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Whether subjects are bound to obey their superiors in all things?

Objection 1: It seems that subjects are bound to obey their superiors in all things. For the Apostle says (Col. 3:20): "Children, obey your parents in all things," and farther on (Col. 3:22): "Servants, obey in all things your masters according to the flesh." Therefore in like manner other subjects are bound to obey their superiors in all things.

Objection 2: Further, superiors stand between God and their subjects, according to Dt. 5:5, "I was the mediator and stood between the Lord and you at that time, to show you His words." Now there is no going from extreme to extreme, except through that which stands between. Therefore the commands of a superior must be esteemed the commands of God, wherefore the Apostle says (Gal. 4:14): "You . . . received me as an angel of God, even as Christ Jesus" and (1 Thess. 2:13): "When you had received of us the word of the hearing of God, you received it, not as the word of men, but, as it is indeed, the word of God." Therefore as man is bound to obey God in all things, so is he bound to obey his superiors.

Objection 3: Further, just as religious in making their profession take vows of chastity and poverty, so do they also vow obedience. Now a religious is bound to observe chastity and poverty in all things. Therefore he is also bound to obey in all things.

On the contrary, It is written (Acts 5:29): "We ought to obey God rather than men." Now sometimes the things commanded by a superior are against God. Therefore superiors are not to be obeyed in all things.

I answer that, As stated above (AA[1],4), he who obeys is moved at the bidding of the person who commands him, by a certain necessity of justice, even as a natural thing is moved through the power of its mover by a natural necessity. That a natural thing be not moved by its mover, may happen in two ways. First, on account of a hindrance arising from the stronger power of some other mover; thus wood is not burnt by fire if a stronger force of water intervene. Secondly, through lack of order in the movable with regard to its mover, since, though it is subject to the latter's action in one respect, yet it is not subject thereto in every respect. Thus, a humor is sometimes subject to the action of heat, as regards being heated, but not as regards being dried up or consumed. In like manner there are two reasons, for which a subject may not be bound to obey his superior in all things. First on account of the command of a higher power. For as a gloss says on Rom. 13:2, "They that resist [Vulg.: 'He that resisteth'] the power, resist the ordinance of God" (cf. St. Augustine, De Verb. Dom. viii). "If a commissioner issue an order, are you to comply, if it is contrary to the bidding of the proconsul? Again if the proconsul command one thing, and the emperor another, will you hesitate, to disregard the former and serve the latter? Therefore if the emperor commands one thing and God another, you must disregard the former and obey God." Secondly, a subject is not bound to obey his superior if the latter command him to do something wherein he is not subject to him. For Seneca says (De Beneficiis iii): "It is wrong to suppose that slavery falls upon the whole man: for the better part of him is excepted." His body is subjected and assigned to his master but his soul is his own. Consequently in matters touching the internal movement of the will man is not bound to obey his fellow-man, but God alone.

Nevertheless man is bound to obey his fellow-man in things that have to be done externally by means of the body: and yet, since by nature all men are equal, he is not bound to obey another man in matters touching the nature of the body, for instance in those relating to the support of his body or the begetting of his children. Wherefore servants are not bound to obey their masters, nor children their parents, in the question of contracting marriage or of remaining in the state of virginity or the like. But in matters concerning the disposal of actions and human affairs, a subject is bound to obey his superior within the sphere of his authority; for instance a soldier must obey his general in matters relating to war, a servant his master in matters touching the execution of the duties of his service, a son his father in matters relating to the conduct of his life and the care of the household; and so forth.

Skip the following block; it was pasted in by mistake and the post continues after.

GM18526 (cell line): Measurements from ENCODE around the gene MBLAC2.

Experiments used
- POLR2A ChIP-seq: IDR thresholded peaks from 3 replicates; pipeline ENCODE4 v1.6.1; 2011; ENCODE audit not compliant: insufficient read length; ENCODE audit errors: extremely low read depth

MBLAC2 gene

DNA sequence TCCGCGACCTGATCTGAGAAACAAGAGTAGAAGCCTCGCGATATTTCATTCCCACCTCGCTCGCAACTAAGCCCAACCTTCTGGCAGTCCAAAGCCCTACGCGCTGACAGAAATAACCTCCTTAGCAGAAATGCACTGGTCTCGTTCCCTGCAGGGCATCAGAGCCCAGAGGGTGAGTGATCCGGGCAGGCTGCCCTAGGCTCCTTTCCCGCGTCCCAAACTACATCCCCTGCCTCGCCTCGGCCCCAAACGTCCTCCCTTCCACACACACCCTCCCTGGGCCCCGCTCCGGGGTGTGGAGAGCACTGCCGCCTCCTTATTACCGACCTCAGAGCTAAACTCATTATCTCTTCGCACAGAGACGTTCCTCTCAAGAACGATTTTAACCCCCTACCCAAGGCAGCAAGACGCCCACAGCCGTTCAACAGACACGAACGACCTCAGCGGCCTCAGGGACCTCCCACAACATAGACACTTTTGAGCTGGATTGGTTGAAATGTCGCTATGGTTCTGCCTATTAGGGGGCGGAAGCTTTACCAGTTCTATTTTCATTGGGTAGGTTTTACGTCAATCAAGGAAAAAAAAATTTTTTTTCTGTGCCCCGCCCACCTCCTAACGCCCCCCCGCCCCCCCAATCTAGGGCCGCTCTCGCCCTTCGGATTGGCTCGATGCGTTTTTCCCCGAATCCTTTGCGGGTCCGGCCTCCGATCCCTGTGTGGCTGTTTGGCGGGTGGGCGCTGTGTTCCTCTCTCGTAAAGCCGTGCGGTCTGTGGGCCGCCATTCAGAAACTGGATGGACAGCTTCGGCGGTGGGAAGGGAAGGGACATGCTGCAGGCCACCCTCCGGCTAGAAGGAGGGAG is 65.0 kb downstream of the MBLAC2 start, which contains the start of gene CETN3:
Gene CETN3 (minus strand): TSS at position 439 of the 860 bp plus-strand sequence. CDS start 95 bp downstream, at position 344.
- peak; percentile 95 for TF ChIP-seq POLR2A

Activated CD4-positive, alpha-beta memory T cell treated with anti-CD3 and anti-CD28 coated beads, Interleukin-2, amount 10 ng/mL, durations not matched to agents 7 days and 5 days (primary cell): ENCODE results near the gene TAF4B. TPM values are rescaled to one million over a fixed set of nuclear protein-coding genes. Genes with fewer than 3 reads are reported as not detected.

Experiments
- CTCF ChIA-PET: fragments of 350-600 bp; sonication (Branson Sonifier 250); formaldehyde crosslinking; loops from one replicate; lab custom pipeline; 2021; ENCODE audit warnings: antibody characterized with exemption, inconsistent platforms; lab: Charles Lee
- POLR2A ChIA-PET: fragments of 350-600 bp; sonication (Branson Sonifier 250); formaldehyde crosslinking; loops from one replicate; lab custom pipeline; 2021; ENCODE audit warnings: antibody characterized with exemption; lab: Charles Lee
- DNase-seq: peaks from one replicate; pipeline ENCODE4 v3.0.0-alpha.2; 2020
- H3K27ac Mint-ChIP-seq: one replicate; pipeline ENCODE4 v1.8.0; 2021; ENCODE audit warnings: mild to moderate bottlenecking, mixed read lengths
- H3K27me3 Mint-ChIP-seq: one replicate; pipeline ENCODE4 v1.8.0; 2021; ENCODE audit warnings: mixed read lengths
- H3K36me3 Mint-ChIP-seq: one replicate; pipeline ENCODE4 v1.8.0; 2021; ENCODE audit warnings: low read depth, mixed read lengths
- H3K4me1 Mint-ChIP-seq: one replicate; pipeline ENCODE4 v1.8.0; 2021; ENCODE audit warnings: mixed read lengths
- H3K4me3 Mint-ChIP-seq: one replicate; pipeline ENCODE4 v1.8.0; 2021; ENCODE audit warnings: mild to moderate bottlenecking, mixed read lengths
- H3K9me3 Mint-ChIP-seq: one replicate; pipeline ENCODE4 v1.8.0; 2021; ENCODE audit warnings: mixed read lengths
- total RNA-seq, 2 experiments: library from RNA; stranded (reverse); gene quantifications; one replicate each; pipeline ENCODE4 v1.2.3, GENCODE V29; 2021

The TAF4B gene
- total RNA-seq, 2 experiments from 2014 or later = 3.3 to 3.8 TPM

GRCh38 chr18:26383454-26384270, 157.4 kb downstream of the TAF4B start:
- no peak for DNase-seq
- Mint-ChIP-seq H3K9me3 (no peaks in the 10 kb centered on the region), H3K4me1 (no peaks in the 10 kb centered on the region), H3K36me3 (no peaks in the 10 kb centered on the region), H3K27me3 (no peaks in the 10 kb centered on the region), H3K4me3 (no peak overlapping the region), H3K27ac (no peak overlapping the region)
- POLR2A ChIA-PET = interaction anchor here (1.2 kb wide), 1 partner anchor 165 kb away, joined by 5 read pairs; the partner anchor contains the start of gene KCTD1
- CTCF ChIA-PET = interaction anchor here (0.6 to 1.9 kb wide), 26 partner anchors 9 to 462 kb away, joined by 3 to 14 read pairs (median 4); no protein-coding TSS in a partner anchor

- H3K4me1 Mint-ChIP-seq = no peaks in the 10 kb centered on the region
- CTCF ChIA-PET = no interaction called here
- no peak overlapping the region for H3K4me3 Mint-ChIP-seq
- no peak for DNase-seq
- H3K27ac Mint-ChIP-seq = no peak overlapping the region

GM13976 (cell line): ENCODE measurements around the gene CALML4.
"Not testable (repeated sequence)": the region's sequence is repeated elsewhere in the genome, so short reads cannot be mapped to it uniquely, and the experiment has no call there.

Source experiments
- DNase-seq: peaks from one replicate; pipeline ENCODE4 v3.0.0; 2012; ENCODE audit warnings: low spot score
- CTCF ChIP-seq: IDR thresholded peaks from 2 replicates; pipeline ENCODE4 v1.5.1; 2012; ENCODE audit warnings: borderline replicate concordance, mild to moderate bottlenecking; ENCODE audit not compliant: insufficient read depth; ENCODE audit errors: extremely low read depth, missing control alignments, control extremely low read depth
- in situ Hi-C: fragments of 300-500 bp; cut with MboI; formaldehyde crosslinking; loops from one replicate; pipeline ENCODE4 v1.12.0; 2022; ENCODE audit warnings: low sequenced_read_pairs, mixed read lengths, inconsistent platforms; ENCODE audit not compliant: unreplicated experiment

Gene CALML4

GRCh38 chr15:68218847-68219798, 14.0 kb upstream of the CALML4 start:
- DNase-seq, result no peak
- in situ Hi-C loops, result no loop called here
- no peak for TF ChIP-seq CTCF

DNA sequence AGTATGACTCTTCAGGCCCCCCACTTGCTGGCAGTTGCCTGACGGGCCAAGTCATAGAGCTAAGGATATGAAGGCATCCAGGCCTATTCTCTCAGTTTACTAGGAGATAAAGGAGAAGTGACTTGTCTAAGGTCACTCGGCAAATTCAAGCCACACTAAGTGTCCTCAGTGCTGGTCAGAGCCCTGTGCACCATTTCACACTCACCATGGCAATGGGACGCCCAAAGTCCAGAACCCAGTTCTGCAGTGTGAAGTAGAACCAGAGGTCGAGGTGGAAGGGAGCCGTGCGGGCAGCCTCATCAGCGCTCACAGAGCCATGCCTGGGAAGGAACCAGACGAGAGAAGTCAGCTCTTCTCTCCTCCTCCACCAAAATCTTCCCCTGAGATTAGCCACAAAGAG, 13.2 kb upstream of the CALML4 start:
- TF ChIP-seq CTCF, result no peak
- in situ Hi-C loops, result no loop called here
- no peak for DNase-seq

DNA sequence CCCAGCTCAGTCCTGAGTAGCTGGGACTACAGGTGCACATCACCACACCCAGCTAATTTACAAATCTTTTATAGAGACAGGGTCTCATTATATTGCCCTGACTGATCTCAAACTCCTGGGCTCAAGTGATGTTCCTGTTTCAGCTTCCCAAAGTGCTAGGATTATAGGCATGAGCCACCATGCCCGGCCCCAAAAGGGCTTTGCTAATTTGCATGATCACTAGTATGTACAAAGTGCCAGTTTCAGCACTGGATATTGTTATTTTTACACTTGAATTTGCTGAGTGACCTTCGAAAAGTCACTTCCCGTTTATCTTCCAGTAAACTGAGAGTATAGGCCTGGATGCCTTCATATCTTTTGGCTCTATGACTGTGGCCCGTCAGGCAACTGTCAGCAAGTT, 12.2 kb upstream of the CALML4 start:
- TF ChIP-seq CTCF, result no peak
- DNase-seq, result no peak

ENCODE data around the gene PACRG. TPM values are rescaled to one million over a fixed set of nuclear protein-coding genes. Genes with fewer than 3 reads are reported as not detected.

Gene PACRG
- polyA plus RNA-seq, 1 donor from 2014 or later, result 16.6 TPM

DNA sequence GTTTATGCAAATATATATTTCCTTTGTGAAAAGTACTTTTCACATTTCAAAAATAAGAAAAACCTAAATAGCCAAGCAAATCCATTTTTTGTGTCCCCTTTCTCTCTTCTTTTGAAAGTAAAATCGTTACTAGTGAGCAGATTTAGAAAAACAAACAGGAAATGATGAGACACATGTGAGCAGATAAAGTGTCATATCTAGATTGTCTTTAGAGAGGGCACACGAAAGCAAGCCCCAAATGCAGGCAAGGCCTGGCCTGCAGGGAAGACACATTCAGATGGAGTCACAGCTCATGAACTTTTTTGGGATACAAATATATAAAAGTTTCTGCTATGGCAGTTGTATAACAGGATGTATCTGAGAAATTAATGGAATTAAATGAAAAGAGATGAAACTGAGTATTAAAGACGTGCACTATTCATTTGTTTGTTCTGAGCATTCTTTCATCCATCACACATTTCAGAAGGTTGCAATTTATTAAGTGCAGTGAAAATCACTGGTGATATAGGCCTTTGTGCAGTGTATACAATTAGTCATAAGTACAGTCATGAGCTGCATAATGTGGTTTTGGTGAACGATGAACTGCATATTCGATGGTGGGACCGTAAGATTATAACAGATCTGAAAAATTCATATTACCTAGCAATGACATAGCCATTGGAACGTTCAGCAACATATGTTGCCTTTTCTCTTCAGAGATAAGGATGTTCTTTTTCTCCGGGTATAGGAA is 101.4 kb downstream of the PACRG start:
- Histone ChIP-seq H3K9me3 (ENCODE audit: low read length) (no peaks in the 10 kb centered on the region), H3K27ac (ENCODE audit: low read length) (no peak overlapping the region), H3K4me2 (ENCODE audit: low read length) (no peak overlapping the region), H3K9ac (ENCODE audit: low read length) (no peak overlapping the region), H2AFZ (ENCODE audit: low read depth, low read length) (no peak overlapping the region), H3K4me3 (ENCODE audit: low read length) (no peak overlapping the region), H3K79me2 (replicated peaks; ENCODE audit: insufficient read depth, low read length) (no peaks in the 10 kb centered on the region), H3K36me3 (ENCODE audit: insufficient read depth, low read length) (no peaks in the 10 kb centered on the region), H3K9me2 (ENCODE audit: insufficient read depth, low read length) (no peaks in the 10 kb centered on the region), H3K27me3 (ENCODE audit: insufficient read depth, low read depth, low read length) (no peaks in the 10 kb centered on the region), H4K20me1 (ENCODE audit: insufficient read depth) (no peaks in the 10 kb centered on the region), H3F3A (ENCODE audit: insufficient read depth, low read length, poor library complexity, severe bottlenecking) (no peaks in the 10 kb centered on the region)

Reply to Objection 1: When the Apostle says "in all things," he refers to matters within the sphere of a father's or master's authority.

Reply to Objection 2: Man is subject to God simply as regards all things, both internal and external, wherefore he is bound to obey Him in all things. On the other hand, inferiors are not subject to their superiors in all things, but only in certain things and in a particular way, in respect of which the superior stands between God and his subjects, whereas in respect of other matters the subject is immediately under God, by Whom he is taught either by the natural or by the written law.

Reply to Objection 3: Religious profess obedience as to the regular mode of life, in respect of which they are subject to their superiors: wherefore they are bound to obey in those matters only which may belong to the regular mode of life, and this obedience suffices for salvation. If they be willing to obey even in other matters, this will belong to the superabundance of perfection; provided, however, such things be not contrary to God or to the rule they profess, for obedience in this case would be unlawful.

Accordingly we may distinguish a threefold obedience; one, sufficient for salvation, and consisting in obeying when one is bound to obey: secondly, perfect obedience, which obeys in all things lawful: thirdly, indiscreet obedience, which obeys even in matters unlawful.

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